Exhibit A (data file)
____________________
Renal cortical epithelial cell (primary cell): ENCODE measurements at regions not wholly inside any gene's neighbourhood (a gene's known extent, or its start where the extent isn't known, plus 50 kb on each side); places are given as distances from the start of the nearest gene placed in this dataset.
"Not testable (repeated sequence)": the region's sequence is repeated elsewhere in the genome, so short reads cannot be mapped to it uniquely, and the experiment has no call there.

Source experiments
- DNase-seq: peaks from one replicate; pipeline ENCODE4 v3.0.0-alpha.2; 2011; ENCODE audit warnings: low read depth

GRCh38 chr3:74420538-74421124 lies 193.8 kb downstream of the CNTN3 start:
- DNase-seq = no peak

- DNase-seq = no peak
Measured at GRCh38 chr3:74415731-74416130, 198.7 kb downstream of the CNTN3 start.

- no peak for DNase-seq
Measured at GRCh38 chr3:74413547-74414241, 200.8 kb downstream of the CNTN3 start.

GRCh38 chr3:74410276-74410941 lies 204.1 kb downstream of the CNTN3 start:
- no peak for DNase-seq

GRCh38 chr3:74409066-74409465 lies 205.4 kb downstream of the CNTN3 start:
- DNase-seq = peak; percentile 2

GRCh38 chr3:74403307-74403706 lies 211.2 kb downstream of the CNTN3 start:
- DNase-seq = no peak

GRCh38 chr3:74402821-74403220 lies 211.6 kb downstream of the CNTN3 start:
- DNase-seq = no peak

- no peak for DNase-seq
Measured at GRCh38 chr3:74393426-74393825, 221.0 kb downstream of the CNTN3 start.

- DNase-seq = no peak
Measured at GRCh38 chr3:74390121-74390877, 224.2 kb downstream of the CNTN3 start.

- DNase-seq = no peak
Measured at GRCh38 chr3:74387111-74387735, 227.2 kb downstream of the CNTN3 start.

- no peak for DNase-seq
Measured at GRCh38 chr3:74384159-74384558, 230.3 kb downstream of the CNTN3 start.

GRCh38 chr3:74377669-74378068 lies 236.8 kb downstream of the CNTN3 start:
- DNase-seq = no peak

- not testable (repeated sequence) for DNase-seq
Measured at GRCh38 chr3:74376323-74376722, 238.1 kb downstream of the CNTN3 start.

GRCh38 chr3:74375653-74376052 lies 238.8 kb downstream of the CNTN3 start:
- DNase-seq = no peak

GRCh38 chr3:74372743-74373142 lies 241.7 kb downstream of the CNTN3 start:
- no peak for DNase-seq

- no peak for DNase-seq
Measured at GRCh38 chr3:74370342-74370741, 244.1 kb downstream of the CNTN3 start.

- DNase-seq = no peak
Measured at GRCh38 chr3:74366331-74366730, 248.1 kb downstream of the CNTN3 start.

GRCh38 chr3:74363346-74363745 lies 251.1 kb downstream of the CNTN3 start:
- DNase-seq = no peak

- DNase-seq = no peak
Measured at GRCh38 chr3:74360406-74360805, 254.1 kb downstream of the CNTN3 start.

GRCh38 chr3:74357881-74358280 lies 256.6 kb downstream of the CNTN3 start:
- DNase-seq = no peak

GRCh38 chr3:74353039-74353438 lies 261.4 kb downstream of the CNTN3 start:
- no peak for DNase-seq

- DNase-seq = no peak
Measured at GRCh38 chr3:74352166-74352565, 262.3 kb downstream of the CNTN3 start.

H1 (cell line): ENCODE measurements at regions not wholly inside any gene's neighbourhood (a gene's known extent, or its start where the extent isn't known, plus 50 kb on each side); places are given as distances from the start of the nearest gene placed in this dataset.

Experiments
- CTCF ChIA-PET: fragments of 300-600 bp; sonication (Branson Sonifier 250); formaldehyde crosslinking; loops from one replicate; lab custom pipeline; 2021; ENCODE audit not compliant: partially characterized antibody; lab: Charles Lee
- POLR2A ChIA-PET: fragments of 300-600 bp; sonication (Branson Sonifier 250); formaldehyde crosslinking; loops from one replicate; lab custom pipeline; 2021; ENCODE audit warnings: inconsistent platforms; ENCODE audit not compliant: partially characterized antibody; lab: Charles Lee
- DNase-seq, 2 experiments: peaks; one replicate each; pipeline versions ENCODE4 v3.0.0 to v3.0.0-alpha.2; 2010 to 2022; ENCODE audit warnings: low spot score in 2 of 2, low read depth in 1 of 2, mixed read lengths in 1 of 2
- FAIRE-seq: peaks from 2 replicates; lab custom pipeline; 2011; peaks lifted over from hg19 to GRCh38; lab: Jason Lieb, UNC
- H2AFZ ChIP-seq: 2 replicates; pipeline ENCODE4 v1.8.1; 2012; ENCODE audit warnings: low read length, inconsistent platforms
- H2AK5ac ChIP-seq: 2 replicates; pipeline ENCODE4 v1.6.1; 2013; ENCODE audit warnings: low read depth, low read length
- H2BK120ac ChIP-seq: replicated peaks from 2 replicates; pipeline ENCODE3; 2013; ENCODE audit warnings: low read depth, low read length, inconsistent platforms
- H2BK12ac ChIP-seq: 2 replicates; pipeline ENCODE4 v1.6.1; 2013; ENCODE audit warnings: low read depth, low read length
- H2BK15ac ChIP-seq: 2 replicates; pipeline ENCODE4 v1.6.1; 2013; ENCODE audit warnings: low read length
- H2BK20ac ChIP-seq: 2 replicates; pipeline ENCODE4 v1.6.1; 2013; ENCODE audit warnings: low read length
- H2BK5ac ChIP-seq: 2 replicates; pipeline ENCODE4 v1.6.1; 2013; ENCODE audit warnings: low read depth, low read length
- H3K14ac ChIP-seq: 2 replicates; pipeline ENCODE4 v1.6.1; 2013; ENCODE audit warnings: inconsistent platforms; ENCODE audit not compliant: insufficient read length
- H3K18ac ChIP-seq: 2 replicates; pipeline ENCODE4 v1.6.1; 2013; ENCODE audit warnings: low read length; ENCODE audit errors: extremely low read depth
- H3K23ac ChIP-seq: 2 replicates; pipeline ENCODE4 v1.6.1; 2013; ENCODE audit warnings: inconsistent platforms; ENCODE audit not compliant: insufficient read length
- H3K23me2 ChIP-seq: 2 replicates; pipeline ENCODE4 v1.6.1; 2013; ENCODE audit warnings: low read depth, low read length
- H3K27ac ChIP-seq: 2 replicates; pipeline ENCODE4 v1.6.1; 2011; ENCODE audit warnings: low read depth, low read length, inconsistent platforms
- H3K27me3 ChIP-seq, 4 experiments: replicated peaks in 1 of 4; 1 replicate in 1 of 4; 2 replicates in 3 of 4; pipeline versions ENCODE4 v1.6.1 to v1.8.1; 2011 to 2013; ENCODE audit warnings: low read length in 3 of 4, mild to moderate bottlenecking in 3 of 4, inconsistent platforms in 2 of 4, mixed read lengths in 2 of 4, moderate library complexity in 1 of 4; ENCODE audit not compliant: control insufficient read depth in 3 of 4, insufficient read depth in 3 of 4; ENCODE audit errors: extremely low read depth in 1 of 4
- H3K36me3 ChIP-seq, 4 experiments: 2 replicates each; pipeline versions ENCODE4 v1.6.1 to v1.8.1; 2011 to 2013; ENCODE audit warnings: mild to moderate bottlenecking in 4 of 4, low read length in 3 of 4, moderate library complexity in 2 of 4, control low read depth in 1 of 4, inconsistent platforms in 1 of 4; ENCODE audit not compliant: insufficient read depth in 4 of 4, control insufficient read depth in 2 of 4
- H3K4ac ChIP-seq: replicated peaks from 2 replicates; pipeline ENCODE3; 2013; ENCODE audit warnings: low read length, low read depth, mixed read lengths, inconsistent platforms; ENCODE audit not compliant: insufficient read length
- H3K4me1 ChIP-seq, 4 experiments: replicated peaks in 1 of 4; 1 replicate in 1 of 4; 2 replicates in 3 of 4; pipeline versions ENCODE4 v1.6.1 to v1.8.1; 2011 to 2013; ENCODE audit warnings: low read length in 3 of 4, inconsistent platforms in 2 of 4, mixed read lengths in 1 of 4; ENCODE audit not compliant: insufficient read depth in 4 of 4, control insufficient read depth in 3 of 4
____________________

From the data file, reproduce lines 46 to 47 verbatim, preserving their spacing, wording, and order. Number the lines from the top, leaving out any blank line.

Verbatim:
- no peak for DNase-seq

- DNase-seq = no peak